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What building changes can and can’t you make in a Conservation Area?

homeowners guide


Home improvements are an obvious way to increase your enjoyment of the property and they have the potential to add real value too. Whether you’re in the process of buying a home that requires a few tweaks or you’ve acquired a ‘doer upper’, or you want to adapt your existing home for a growing family, there’s a lot of scope to put your stamp on it. However, if the property is located in a Conservation Area, things may not be quite so straightforward.

At Cosey Homes, our team of Chartered Surveyors, Structural Engineers and Building Engineers has more than a decade’s worth of experience in providing property related consultancy and reporting services. We’ve put together a useful guide to help home owners in Conservation Areas who wish to make alterations to their buildings.

What is a Conservation Area?

A Conservation Area is a designated area of historic and architectural interest. There are around 10,000 of them in the UK across cities, towns and villages, estates and parks. Check with your local council to see which Conservation Areas exist in your area and whether your property is located within one. If you are in the middle of a property purchase, there are several things you should check before you buy and your conveyancing solicitor should be able to provide you with this important information.

The point of a Conservation Area is to preserve the unique character of the area, which means planning restrictions have been put in place to limit the changes that can be made to buildings, greenery and street furniture. Each Conservation Area is different; the rules are set by your local authority and largely depend on the nature of the area they’re trying to protect. You may not be able to replace your windows, change the colour of your front door or redesign your front garden.

What about Permitted Development rights?

Permitted Development rights are rights granted by Parliament that allow home owners to make a wide range of changes to a building without the need to apply for planning permission. Read our recent blog on this topic for full details.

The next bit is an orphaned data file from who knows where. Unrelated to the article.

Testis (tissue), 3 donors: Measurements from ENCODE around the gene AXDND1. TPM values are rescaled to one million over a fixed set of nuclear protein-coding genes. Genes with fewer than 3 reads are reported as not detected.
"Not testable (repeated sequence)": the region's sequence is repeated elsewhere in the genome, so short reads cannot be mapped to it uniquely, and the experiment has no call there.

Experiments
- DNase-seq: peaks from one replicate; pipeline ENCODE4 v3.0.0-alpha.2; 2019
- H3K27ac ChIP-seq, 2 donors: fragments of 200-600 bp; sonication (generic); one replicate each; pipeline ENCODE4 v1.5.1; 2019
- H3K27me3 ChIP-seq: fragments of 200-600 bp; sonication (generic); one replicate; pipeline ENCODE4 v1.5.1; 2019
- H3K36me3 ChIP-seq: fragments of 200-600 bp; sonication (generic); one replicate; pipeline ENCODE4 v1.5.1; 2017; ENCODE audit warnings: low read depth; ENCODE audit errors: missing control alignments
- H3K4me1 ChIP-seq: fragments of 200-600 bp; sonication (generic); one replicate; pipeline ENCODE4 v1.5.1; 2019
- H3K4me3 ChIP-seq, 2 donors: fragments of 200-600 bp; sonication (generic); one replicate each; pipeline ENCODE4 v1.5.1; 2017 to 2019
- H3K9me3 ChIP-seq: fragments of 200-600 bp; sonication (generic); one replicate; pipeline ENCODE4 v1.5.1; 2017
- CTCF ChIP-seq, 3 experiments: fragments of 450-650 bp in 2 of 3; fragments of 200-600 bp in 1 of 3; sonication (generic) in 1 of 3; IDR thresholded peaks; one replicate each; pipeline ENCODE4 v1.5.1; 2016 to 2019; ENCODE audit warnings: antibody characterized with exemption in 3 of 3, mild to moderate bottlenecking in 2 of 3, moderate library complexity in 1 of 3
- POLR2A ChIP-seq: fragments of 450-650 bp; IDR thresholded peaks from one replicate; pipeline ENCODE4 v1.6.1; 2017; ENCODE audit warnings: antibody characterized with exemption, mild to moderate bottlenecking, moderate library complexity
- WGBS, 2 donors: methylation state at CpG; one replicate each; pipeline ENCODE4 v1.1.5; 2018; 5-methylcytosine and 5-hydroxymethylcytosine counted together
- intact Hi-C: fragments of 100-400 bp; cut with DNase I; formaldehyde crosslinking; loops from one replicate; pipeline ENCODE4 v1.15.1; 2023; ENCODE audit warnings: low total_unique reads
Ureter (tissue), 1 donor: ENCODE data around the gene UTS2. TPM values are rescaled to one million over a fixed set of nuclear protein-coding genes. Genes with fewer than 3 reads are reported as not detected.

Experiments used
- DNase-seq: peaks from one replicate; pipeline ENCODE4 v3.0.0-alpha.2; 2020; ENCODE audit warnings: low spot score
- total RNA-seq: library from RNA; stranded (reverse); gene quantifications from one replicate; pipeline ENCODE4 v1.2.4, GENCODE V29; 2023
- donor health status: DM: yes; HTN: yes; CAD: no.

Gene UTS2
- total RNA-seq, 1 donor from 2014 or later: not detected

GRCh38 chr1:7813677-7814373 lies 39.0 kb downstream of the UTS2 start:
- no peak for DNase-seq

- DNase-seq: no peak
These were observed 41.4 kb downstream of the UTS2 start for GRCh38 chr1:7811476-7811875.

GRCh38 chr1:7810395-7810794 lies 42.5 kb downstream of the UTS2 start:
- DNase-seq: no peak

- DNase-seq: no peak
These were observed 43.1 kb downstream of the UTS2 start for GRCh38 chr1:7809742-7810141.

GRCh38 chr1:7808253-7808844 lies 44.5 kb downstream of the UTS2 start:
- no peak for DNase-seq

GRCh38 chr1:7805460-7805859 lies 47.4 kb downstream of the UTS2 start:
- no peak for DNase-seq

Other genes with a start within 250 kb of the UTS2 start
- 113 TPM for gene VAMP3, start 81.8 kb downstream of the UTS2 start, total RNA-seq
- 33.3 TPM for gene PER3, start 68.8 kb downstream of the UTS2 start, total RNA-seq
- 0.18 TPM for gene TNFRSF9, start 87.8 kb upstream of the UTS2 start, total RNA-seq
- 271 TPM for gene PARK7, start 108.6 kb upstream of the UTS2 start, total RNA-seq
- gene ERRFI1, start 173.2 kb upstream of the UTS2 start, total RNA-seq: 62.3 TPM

However, when it comes to Conservation Areas, these rights will be reduced, or they may have been completely removed by an Article 4 direction on the area. Without getting too technical, this is a restriction put in place by the local planning authority, either in relation to a particular area (e.g., a whole Conservation Area) or site or a particular type of development. Any proposed building works will require full planning permission.

Which Permissions do you need in a Conservation Area?

Being located in a Conservation Area means that your proposed building works need to be more sensitive to the local heritage and character of the area than would otherwise be the case. While it doesn’t mean that your building extension or loft conversion has to be a carbon copy of the period house next door, it does mean that you need to put more thought into coming up with a design that is sympathetic to the neighbourhood.

Planning Application

Expect your Planning Application to be scrutinised by your local conservation officer who will be looking for high quality design that both enhances and preserves the character of the local area. You are likely to need planning consent for the following alterations:

There may also be rules that are specific to your Conservation Areas that could prevent you from replacing original windows or doors, making changes to guttering and pipes, felling trees or shrubs, or changing the colour of the building, doors and windows.

If you are in doubt about whether your plans may be approved, it’s worth calling the local planning department and getting as much information as possible well before you submit your application. You may also be able to pay for pre-application advice. Starting the design dialogue with your local planning authority as early as possible is always a good idea.

Conservation Area Consent

If your project includes an element of demolition work, you may need to obtain Conservation Area consent in addition to Planning Permission. While every council may have its own regulations, as a rule of thumb you won’t be allowed, without permission, to demolish a:

Always check with your local planning office as a matter of urgency if you are not sure about the exact qualifying criteria.

Get in touch

At Cosey Homes, we have a wealth of property expertise to put at your disposal. Whether you need our professional advice during a property purchase, wish to obtain a competitive quote for a home survey or discuss any of our expert services, please don’t hesitate to get in touch.

UK Wide Chartered Surveyors
UK Wide Chartered Surveyors
Cosey Homes offer the full range RICS home surveys from Level 1 - 3 with national coverage provided by our experienced local property surveying team.
DISCLAIMER: This article is for general information only and not intended as advice. Each property has its own set of unique circumstances, all potential issues should be investigated by a surveyor on a case by case basis before making any decision.